U.S. CitiesCity-Data Forum Index
Go Back   City-Data Forum > U.S. Forums > Pennsylvania > Philadelphia
 [Register]
Please register to participate in our discussions with 2 million other members - it's free and quick! Some forums can only be seen by registered members. After you create your account, you'll be able to customize options and access all our 15,000 new posts/day with fewer ads.
View detailed profile (Advanced) or search
site with Google Custom Search

Search Forums  (Advanced)
View Poll Results: Should Philly look to add a third subway line?
Yes, it would be a good long-term goal 18 50.00%
Yes, get on it right away 12 33.33%
No, it's not necessary 3 8.33%
No, it's not feasible 3 8.33%
Wouldn't really matter either way 0 0%
Voters: 36. You may not vote on this poll

Reply Start New Thread
 
Old 10-11-2018, 08:43 PM
 
Location: The place where the road & the sky collide
20,705 posts, read 25,910,454 times
Reputation: 8260

Advertisements

Quote:
Originally Posted by PHL10 View Post
I'm not sure what your criticism is here but I use PATCO almost daily (live in CC and work in NJ). It operates as a heavy rail line, including great frequency (but with zoned fare) but since it terminates in CC, it is used primarily like commuter rail. I think this is what Oycumbler is getting at. The PATCO line would be used for intra-City travel (as opposed to just NJ to CC commuting) if it were extended through CC and in my mind, it wouldn't have to extend very far in order to function that way.
I asked the other poster with the big plans.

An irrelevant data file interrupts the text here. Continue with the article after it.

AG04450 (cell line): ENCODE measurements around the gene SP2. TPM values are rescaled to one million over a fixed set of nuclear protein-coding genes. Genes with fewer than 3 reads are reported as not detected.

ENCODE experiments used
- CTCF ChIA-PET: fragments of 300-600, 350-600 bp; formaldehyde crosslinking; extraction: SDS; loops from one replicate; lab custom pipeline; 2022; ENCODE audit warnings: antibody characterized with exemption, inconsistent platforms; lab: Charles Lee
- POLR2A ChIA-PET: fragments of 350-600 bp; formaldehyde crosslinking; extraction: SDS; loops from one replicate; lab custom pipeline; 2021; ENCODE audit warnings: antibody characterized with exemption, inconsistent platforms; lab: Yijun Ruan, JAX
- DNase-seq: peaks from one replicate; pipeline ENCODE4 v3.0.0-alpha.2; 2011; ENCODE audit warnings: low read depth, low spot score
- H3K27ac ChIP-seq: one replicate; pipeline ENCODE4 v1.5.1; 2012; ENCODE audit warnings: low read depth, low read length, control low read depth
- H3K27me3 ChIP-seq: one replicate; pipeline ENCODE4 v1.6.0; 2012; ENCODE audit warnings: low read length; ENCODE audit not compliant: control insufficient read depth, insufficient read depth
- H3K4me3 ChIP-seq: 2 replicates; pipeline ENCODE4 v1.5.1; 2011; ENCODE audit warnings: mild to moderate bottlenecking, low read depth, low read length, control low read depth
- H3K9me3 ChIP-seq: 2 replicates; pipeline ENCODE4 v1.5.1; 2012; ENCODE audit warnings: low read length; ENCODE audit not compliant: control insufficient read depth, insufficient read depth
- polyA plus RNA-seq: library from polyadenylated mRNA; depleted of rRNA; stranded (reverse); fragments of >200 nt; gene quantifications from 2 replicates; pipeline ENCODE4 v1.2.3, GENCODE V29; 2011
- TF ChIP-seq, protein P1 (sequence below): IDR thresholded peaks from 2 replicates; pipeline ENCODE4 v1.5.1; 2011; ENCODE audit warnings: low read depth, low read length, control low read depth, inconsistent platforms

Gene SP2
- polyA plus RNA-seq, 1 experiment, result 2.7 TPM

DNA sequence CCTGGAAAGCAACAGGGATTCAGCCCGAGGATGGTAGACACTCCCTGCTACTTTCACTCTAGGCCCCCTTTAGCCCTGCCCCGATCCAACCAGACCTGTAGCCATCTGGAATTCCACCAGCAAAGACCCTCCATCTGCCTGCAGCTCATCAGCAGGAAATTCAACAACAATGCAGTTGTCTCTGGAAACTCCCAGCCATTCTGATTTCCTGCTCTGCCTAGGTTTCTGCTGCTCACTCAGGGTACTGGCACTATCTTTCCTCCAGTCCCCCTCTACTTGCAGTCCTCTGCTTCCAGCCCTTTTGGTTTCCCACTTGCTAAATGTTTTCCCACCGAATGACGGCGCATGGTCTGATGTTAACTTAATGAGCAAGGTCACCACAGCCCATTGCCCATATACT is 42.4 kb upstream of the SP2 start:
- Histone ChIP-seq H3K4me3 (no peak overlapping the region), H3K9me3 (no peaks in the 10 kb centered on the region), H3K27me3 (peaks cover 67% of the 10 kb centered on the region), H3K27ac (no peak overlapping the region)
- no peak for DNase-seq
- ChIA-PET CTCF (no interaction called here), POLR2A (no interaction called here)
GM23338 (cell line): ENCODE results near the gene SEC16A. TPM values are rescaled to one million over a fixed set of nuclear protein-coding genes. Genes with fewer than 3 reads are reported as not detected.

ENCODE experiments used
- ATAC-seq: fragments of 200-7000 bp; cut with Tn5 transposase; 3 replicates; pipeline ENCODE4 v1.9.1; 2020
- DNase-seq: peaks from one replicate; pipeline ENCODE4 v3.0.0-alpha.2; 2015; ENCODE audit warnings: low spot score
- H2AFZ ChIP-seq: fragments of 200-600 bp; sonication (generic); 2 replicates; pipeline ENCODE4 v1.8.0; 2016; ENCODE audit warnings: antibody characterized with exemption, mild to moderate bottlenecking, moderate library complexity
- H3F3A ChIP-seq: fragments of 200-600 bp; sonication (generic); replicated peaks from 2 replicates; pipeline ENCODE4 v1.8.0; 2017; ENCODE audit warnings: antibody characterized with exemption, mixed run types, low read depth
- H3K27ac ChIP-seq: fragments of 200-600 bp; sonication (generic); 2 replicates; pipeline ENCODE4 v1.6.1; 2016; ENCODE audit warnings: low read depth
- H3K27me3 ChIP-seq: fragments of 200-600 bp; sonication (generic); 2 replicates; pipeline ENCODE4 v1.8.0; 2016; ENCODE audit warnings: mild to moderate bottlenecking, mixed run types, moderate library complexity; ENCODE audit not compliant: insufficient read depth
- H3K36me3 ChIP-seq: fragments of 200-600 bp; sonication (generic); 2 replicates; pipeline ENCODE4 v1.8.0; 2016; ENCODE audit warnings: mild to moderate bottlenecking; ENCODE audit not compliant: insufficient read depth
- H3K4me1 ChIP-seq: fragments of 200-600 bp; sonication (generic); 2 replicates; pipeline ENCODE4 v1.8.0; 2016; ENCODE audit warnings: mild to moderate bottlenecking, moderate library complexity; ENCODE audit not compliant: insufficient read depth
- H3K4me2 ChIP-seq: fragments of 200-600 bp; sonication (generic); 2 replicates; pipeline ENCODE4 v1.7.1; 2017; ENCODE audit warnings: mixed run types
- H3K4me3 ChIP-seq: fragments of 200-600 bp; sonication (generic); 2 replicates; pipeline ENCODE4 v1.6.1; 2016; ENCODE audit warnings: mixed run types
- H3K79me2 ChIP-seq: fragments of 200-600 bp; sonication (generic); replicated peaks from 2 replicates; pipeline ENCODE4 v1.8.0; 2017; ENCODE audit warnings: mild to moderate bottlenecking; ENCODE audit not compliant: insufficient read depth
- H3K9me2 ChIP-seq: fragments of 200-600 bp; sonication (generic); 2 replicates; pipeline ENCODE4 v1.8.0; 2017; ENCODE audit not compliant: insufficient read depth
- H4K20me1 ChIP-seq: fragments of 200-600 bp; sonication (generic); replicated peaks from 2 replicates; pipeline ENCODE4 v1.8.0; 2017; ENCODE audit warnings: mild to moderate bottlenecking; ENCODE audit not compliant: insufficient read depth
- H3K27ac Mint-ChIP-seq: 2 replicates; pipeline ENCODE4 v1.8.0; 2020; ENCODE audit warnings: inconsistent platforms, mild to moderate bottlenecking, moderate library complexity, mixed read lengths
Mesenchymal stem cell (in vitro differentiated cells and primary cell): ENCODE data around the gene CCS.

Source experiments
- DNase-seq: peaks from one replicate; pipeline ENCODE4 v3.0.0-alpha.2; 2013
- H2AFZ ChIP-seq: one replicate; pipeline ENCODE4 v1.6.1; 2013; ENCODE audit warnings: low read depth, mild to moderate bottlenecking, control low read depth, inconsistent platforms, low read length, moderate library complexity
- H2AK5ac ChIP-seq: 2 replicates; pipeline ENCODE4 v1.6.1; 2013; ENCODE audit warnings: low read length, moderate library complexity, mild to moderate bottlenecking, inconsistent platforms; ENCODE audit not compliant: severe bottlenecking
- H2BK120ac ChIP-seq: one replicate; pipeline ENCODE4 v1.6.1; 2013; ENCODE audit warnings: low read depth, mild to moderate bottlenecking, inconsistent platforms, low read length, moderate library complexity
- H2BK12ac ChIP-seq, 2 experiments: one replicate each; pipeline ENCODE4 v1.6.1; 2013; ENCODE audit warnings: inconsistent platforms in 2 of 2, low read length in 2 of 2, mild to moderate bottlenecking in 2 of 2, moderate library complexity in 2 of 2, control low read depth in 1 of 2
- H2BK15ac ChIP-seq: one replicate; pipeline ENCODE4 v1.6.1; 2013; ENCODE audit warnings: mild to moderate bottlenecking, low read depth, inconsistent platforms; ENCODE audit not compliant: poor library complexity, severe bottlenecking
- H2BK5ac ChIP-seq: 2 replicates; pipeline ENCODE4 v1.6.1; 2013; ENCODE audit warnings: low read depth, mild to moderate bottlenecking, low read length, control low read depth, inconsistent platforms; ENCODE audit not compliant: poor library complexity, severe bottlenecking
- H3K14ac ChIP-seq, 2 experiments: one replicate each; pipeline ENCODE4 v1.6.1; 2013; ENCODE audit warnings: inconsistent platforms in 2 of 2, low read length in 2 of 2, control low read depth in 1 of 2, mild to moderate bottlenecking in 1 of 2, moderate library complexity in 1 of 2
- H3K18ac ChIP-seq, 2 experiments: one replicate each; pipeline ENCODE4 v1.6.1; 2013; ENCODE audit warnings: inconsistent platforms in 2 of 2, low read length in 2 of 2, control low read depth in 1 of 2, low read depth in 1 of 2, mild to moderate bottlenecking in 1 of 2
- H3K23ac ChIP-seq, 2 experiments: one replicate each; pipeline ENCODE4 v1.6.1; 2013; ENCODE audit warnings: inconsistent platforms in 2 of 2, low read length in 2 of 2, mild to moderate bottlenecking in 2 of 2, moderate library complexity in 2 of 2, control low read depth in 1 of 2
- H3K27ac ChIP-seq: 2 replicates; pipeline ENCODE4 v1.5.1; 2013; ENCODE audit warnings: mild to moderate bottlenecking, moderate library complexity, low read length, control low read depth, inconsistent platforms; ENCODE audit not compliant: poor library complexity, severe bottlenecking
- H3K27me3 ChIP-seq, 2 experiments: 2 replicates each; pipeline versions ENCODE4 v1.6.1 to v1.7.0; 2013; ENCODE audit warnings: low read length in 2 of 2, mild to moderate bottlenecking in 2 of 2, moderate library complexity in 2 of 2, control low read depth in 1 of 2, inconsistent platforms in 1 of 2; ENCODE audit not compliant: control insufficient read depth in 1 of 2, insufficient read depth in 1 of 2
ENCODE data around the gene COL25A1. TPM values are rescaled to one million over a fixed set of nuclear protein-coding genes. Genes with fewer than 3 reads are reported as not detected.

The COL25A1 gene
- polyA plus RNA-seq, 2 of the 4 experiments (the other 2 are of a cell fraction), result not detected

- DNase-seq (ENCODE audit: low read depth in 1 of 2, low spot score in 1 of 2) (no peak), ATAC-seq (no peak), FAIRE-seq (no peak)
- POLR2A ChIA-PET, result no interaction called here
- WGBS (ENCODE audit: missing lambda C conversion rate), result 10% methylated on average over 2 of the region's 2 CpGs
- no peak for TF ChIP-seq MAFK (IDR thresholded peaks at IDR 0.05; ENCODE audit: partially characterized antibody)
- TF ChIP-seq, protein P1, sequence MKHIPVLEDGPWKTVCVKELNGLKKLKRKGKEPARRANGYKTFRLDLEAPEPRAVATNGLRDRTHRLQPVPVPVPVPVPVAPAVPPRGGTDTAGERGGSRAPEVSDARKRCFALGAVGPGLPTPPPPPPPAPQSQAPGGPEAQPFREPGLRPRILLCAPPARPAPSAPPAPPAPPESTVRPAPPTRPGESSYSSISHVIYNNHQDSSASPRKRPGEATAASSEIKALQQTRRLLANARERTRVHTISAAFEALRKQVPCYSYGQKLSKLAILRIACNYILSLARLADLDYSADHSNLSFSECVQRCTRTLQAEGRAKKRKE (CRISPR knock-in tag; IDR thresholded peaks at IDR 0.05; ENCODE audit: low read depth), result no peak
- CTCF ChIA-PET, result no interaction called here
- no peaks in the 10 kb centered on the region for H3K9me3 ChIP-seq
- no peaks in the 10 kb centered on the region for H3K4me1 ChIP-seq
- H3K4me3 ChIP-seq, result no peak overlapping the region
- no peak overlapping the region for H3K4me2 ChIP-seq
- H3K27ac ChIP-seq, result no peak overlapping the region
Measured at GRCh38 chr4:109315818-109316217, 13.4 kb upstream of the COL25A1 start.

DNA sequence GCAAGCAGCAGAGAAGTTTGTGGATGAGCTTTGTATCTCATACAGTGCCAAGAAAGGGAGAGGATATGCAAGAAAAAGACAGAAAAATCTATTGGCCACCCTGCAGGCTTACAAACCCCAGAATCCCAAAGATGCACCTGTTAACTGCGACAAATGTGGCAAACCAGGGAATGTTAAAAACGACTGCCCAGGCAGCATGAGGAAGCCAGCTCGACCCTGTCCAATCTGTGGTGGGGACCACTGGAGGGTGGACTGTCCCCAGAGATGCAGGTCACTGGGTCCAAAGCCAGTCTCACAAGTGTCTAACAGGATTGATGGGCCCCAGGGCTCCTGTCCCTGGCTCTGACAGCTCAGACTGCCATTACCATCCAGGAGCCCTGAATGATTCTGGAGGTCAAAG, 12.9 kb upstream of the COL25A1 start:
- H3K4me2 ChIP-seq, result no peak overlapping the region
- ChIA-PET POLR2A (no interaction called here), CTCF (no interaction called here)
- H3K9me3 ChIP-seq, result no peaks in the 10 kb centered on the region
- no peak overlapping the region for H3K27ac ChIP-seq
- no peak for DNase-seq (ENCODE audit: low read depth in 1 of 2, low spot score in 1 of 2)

I specified the constraints. I don't think that the constraints registered. On the other hand, PATCO riders transfer to the Market Frankford El, the Broad Street Subway, etc. What is to stop SEPTA from building another line in proximity to PATCO.

I don't think that the poster has 1st hand knowledge of what he or she was saying.

PATCO is the Port Authority & is connected to the bridges, which subsidize PATCO. The River Line is NJT. What comes next? The bridges?
Reply With Quote Quick reply to this message

 
Old 10-11-2018, 09:52 PM
 
Location: The place where the road & the sky collide
20,705 posts, read 25,910,454 times
Reputation: 8260
Quote:
Originally Posted by rowhomecity View Post
I have worked for the Delaware Valley Regional Planning Commission.

SEPTA purchasing PATCO has been on a regional shortlist for quite a while as PATCO is owned by the Delaware River Port Authority.

I think the MAIN motivator behind this was SEPTA's planning infrastructure was more robust to aid in adding additional lines. (SEPTA is the 5th/6th transit agency in the nation and they have the internal systems to do transformational work with PATCO).


But do not ask me how that would work.


In recent days though Act 89 has totally transformed SEPTA's priorities. And Patco acquisition is much lower on the list.

South New Jersey is underserved by transit.

I have no idea what this relationship is truly intended to be.

But it has been a SEPTA agenda for a while.
PATCO exists because the feds were looking to make a example of what they were pushing for the 70s. They had the money to allow PATCO to build the other 2 lines. Trenton refused to play ball. That federal money was given to Atlanta. The River Line was much later & nobody wanted it. The Atlantic City line is a whole different thing.

Bridge tolls subsidize PATCO tickets. Unless SEPTA buys the bridges & PATCO, there's a disconnect.

Trenton has never had any interest in South Jersey for anything other than draining the tax money to use in North Jersey.
Reply With Quote Quick reply to this message
 
Old 10-12-2018, 11:06 AM
 
912 posts, read 1,066,613 times
Reputation: 324
Quote:
Originally Posted by kyb01 View Post
Don't know whether you are joking or not.

Chances are they are going to have perpetual dry/fire seasons.

I was not joking. You asked for an idea on how to deal with the flooding earlier. So, I gave you one!
It might not be so feasible (at this time), but maybe in the future.
Reply With Quote Quick reply to this message
 
Old 10-12-2018, 11:44 AM
 
Location: The place where the road & the sky collide
20,705 posts, read 25,910,454 times